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|Action Front||Boyd Cable|
A General Action
|Page 4 of 13||
Sergeant Clancy moved off, but he went reluctantly.
"Why didn't you give him a bit more?" asked Brock.
"Because I know Clancy," said Riley, whispering. "If we had said more now, he might have suspected a plant. As it is, he's got enough to tickle his curiosity, and you can be sure it won't be long before a gentle pumping performance is in operation."
Sergeant Clancy came in sight round the traverse again, moving briskly, but obviously slowing down as he passed them, and very obviously straining to hear anything they were saying. But they both kept silent, and when he had disappeared round the next traverse, Riley grinned and winked at his companion.
"He's hooked, Brockie," he said exultantly.
"Now you wait and--" He stopped as a rifle-man moved round the corner and took up a position on the firing step near them.
"I'll bet," said Riley delightedly, "Clancy has put him there to listen to anything he can catch us saying."
He turned to the man, who was clipping a tiny mirror on to his bayonet and hoisting it to use as a periscope.
"Are you on the look-out?" he asked. "And who posted you there?"
"It was Sergeant Clancy, sir," answered the man. "He said I could hear better--I mean, see better," he corrected himself, "from here."
Riley abruptly turned to their own periscope and apparently resumed the conversation.
"I'm almost sure that's him with the white head," said Riley. "Out there, about forty or fifty yards from the German parapet, and about a hundred yards ten o'clock from our listening-post. Have a look."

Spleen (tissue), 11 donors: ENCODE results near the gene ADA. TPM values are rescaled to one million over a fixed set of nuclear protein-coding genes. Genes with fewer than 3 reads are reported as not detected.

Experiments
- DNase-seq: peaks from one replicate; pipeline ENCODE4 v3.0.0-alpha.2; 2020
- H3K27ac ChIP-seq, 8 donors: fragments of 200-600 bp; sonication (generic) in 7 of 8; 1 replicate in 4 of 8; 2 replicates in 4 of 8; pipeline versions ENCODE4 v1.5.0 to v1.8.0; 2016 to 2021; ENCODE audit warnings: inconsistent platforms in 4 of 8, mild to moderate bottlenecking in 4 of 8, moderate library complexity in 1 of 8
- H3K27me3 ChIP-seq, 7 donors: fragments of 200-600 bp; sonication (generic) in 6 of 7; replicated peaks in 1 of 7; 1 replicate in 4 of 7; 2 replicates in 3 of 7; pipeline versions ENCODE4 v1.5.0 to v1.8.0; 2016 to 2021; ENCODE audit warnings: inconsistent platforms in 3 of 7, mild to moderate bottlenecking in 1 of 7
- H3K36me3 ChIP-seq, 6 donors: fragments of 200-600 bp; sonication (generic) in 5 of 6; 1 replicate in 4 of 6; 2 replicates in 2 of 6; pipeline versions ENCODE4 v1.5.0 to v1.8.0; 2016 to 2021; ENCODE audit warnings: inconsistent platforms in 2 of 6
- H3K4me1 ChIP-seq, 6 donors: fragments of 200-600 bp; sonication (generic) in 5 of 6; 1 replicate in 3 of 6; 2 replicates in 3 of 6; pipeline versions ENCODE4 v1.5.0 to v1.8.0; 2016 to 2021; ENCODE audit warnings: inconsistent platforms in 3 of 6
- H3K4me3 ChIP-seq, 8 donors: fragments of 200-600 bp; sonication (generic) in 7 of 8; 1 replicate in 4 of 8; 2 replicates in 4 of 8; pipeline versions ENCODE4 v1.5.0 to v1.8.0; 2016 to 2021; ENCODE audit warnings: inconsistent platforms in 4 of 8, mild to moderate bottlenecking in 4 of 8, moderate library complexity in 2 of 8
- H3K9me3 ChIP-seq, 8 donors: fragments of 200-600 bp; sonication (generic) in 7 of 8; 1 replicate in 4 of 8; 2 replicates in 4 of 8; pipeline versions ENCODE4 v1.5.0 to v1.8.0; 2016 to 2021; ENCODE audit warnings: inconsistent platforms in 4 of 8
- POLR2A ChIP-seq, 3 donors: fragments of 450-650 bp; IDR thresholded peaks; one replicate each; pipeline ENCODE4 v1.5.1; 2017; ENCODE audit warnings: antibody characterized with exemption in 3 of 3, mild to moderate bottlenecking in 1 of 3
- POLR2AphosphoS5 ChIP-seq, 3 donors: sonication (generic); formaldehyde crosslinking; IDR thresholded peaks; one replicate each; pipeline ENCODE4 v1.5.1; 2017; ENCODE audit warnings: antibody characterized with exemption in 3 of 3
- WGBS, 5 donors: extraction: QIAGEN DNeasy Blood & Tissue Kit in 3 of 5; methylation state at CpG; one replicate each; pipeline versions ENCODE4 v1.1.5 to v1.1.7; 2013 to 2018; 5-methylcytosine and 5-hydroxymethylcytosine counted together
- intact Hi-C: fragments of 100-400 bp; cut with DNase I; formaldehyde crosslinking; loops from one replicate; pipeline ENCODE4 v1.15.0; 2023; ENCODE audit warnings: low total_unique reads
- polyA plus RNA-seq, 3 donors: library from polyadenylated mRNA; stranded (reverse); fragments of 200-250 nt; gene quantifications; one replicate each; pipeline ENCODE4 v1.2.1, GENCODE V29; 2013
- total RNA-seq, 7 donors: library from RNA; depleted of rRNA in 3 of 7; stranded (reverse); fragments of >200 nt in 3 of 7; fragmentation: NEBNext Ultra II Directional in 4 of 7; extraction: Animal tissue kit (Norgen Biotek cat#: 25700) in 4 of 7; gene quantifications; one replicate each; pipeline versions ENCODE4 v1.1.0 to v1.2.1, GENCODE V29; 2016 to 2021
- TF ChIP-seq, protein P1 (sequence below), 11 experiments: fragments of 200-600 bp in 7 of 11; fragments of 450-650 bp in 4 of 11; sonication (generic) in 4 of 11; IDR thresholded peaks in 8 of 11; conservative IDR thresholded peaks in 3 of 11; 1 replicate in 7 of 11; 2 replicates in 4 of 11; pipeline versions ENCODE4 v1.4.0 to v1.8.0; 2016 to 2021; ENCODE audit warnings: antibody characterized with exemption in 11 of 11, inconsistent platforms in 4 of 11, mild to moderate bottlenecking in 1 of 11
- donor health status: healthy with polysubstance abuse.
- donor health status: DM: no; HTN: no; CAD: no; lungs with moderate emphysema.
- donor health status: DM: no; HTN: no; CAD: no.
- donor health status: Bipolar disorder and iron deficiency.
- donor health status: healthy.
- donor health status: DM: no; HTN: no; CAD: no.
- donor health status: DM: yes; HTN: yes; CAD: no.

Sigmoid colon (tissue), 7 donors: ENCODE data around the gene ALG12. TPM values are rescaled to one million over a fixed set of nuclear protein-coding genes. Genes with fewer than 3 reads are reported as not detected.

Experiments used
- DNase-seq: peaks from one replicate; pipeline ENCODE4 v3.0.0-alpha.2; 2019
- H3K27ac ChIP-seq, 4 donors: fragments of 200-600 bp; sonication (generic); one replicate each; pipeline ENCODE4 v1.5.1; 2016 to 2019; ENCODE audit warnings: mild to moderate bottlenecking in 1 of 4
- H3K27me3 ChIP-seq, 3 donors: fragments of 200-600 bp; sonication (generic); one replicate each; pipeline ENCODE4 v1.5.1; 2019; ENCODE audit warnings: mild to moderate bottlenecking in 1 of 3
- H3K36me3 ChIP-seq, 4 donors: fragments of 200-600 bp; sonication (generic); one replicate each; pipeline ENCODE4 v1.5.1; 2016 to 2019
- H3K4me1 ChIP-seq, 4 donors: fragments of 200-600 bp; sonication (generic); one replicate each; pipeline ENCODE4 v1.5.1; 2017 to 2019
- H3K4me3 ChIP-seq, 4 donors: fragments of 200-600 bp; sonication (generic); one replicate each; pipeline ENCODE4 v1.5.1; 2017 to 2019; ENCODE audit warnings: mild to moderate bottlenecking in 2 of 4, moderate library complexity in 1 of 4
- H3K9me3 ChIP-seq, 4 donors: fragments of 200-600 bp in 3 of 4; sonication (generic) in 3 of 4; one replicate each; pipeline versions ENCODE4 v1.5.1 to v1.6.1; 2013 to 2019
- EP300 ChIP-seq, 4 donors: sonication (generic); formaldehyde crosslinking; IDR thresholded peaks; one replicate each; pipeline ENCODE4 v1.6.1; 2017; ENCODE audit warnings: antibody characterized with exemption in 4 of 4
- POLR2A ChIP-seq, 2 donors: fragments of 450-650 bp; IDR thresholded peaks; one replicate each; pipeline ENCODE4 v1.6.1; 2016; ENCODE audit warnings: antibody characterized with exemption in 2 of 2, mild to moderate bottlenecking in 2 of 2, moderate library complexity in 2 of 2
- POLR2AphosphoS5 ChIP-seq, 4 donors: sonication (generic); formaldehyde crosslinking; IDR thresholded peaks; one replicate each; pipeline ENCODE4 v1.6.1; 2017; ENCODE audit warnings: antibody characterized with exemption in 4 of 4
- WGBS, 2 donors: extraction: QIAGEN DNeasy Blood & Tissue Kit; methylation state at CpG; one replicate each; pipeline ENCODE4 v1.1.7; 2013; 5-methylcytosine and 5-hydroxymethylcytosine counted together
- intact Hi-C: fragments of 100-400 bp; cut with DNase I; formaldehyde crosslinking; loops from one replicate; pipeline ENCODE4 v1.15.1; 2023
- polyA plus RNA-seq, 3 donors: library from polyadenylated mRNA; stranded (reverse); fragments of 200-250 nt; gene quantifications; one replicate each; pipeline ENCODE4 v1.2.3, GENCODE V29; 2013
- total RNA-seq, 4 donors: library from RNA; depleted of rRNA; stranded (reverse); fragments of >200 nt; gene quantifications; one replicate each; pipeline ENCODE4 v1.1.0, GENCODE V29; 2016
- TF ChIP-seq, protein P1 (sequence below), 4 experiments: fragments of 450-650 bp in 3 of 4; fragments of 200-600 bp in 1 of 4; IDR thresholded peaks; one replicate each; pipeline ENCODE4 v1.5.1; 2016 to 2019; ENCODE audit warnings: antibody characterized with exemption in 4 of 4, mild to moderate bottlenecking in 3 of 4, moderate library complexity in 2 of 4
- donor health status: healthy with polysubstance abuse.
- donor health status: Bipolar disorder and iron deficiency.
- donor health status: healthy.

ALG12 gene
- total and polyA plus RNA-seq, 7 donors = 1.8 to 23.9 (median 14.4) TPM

He handed the periscope over to Brock, and at the same time noticed how eagerly the sentry was also having a look into his own periscope.
"I've got him," said Brock. "Yes, I believe that's the man."
"What makes it more certain," said Riley, "is that hen's scratch of a trench the other battalion started to dig out to the listening-post. They couldn't crawl out in the open to get to the General, and it's my belief they meant to drive a sap out to the listening-post, and then out to the General, and yank him in, so they could go through his pockets."
"It's a good bit of work to get at a dead man," said Brock reflectively.
"It is," said Riley, "but it isn't often you can drive a sap with five thousand francs at the end of it."
"To say nothing of a diamond-studded gold watch," said Brock.
"Well, well," said Riley, "I suppose the Germans won't be leaving him lying out there much longer. I hear the last battalion bagged quite a bunch that tried to creep out at night to get him in; but I suppose our fellows, not knowing about it, won't watch him so carefully."
They turned the conversation to other and more casual things, and shortly afterwards moved off.
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